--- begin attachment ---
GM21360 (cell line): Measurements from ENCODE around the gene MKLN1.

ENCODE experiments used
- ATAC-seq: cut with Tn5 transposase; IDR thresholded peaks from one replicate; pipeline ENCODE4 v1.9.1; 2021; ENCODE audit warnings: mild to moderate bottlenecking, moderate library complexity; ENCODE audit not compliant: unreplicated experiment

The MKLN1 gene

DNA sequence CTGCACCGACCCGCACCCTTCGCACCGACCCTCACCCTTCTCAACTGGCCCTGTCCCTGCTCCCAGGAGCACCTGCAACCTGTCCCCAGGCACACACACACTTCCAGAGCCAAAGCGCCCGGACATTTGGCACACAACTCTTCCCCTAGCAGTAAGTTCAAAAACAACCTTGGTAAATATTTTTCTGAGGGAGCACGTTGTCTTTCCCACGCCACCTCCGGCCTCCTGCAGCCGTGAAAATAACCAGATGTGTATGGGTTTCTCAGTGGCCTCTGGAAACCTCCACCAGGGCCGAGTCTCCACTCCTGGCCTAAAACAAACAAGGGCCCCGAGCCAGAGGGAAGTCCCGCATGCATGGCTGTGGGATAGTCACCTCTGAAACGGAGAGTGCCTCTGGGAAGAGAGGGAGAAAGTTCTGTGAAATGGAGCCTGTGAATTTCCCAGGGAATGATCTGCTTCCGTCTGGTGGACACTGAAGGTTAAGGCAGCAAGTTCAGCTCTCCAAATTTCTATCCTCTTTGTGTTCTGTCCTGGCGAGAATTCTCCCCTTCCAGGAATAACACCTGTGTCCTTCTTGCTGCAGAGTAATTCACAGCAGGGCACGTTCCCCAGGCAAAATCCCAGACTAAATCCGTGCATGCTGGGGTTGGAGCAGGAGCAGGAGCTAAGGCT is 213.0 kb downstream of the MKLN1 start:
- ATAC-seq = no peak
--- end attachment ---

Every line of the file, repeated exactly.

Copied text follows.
GM21360 (cell line): Measurements from ENCODE around the gene MKLN1.

ENCODE experiments used
- ATAC-seq: cut with Tn5 transposase; IDR thresholded peaks from one replicate; pipeline ENCODE4 v1.9.1; 2021; ENCODE audit warnings: mild to moderate bottlenecking, moderate library complexity; ENCODE audit not compliant: unreplicated experiment

The MKLN1 gene

DNA sequence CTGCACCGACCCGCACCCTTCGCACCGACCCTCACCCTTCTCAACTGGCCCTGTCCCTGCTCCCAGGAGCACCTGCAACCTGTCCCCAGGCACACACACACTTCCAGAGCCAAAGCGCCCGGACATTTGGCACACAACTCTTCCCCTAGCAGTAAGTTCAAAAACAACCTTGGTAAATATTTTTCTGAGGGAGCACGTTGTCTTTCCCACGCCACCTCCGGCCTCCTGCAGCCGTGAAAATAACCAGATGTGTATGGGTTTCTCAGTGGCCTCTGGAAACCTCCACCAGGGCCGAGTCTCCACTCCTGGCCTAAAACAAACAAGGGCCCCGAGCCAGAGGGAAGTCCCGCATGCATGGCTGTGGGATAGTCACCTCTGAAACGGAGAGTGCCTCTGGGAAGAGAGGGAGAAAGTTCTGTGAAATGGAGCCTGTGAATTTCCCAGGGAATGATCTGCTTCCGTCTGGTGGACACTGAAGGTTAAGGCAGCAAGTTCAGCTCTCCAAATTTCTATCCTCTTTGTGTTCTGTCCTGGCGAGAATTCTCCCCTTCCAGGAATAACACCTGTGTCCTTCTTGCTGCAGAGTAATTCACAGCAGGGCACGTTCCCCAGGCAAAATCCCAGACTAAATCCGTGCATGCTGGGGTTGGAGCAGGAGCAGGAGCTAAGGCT is 213.0 kb downstream of the MKLN1 start:
- ATAC-seq = no peak